# brms: obtaining the coefficients of the conditional mean in a non-linear model

I'm using brms to fit a non-linear model to a set of data representing biexponential decay ($$y_i = a_1 \cdot e^{-k_1\cdot x_i}+a_2 \cdot e^{-k_2\cdot x_i}$$).

It seems that the parameter estimates listed in the model summary produces a curve that is different from the conditional mean of the model, and fits the data more poorly. I want to obtain the parameters of the conditional mean.

Here's an example using simulated data:

library(brms)

# True parameters
a1 <- 70
a2 <- 20
k1 <- .7
k2 <- .05

# CV of measurement errors
cv <- .15

x <- seq(0, 30, len = 6)
y <- (a1 * exp(-k1 * x) + a2 * exp(-k2 * x)) * rnorm(6, 1, cv)

dat <- data.frame(x = x, y = y, cv = cv)

priors <-
prior(lognormal(log(100), 1.2),
lb = 0, ub = 1000,
nlpar = "a1") +
prior(lognormal(log(100), 1.2),
lb = 0, ub = 1000,
nlpar = "a2") +
prior(lognormal(log(1), .75),
lb = 0, ub = 10,
nlpar = "k1") +
prior(lognormal(log(.05), .75),
lb = 1, ub = 50,
nlpar = "k2")

formula <- bf(log(y) ~ log(a1 * exp(-k1 * x) + a2 * exp(-k2 * x)),
a1 + a2 + k1 + k2 ~ 1,
nl = TRUE)

mod <- brm(formula, data = dat, prior = priors)


Here's the model summary:

> summary(mod)
Family: gaussian
Links: mu = identity; sigma = identity
Formula: log(y) ~ log(a1 * exp(-k1 * x) + a2 * exp(-k2 * x))
a1 ~ 1
a2 ~ 1
k1 ~ 1
k2 ~ 1
Data: dat (Number of observations: 6)
Draws: 4 chains, each with iter = 1000; warmup = 500; thin = 1;
total post-warmup draws = 2000

Population-Level Effects:
Estimate Est.Error l-95% CI u-95% CI Rhat Bulk_ESS Tail_ESS
a1_Intercept    51.46     59.64    14.76   219.88 1.01      375      644
a2_Intercept    77.66     74.03    12.00   267.62 1.01      950      993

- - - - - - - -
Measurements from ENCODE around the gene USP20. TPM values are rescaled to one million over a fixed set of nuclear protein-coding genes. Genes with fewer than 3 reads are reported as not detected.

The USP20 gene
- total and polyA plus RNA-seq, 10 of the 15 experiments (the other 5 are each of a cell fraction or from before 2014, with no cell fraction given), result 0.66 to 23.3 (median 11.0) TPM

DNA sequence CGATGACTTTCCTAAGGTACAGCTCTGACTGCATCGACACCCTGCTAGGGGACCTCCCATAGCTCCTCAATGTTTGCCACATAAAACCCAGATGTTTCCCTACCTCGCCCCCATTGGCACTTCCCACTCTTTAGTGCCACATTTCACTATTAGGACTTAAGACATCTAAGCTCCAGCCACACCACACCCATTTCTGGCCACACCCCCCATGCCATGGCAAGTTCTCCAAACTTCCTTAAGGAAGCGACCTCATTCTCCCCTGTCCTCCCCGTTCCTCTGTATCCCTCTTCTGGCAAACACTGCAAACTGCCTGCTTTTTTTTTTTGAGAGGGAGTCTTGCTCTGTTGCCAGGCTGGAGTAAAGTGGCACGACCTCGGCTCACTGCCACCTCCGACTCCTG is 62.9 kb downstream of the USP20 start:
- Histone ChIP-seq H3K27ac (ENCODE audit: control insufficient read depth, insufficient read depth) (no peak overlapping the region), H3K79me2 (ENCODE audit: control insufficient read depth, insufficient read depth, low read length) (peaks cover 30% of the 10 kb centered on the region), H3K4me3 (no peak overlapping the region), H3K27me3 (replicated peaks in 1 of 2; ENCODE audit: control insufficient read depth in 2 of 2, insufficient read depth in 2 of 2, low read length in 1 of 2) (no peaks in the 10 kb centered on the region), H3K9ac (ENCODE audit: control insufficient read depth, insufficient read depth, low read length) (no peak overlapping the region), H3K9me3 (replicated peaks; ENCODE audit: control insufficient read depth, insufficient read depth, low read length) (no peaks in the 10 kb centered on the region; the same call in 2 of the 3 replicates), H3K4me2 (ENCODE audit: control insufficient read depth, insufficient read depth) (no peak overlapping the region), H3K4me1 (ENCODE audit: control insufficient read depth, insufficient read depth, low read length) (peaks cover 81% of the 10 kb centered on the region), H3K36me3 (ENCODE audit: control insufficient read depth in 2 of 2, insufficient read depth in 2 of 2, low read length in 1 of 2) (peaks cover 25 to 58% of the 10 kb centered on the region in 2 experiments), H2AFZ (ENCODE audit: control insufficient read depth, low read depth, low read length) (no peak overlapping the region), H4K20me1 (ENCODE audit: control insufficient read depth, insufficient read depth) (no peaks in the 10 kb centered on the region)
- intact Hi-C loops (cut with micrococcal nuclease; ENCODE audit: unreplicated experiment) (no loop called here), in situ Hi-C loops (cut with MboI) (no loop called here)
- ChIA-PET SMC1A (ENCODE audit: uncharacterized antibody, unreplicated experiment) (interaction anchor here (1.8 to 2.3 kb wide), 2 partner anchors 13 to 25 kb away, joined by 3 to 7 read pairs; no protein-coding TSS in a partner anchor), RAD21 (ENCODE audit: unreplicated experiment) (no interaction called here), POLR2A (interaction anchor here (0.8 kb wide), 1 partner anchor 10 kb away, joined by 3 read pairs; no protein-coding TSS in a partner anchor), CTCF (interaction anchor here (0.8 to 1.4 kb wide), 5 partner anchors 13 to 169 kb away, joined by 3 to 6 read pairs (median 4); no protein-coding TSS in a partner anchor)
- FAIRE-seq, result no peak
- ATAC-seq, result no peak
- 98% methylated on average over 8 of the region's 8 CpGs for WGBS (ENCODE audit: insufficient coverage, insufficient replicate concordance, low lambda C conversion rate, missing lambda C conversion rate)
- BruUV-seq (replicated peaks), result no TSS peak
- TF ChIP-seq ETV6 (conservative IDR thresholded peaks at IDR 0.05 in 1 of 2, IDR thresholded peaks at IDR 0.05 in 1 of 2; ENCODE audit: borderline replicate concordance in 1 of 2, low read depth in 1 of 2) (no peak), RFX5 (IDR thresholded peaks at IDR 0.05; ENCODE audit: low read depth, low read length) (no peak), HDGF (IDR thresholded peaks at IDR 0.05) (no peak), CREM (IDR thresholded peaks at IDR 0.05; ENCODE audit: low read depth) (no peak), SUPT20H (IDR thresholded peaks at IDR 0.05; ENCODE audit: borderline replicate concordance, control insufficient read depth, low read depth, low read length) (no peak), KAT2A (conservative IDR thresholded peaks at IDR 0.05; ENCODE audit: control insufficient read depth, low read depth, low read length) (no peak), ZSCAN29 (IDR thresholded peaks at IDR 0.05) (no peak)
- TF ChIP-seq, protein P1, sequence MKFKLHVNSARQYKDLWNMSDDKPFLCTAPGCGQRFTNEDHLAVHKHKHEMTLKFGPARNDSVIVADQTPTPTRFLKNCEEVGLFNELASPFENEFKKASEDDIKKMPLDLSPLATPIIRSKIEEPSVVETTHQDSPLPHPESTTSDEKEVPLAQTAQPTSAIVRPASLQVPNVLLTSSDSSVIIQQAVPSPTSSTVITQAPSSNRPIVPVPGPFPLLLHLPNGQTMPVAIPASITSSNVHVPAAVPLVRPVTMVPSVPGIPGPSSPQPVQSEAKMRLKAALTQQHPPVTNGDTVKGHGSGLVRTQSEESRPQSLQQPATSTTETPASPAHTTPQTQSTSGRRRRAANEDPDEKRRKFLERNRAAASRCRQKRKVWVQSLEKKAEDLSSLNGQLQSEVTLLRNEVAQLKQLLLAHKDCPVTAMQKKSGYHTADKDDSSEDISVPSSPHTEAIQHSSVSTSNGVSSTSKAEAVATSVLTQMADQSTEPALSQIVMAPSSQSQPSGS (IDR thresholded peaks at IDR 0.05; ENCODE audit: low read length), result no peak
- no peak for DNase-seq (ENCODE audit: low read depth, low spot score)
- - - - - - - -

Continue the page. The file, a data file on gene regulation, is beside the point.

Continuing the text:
k1_Intercept     0.09      0.04     0.04     0.19 1.01      352      779
k2_Intercept     1.20      0.21     1.00     1.79 1.00      924      566

Family Specific Parameters:
Estimate Est.Error l-95% CI u-95% CI Rhat Bulk_ESS Tail_ESS
sigma     0.68      0.51     0.17     2.10 1.01      242      254


Here's a plot of the conditional effects:

Now, I recreate the plot of the conditional effects with the response variable back-transformed into the natural scale. If I extract the estimates of the fixed effects using fixef(mod) and use those to plot a biexponential decay curve along with the plot of the conditional effects, it becomes apparent that the two curves are not identical:

f <- fixef(mod)[, 1]
xnew <- seq(0, 30, len = 100)
yfit <- exp(fitted(mod, robust = TRUE, newdata = data.frame(x = xnew, cv = cv)))
fitdata <- as.data.frame(cbind(
x = xnew,
yfit,
Estimate2 = f[1] * exp(-f[3] * xnew) +  f[2] * exp(-f[4] * xnew)))

library(ggplot2)

ggplot() +
geom_ribbon(
data = fitdata,
aes(x = x, ymin = Q2.5, ymax = Q97.5),
fill = "#00000022") +
geom_line(
data = fitdata,
aes(x = x, y = Estimate),
colour = "blue",
linewidth = 1) +
geom_line(
data = fitdata,
aes(x = x, y = Estimate2),
colour = "red",
linewidth = 1) +
geom_point(
data = dat,
aes(x = x, y = y)) +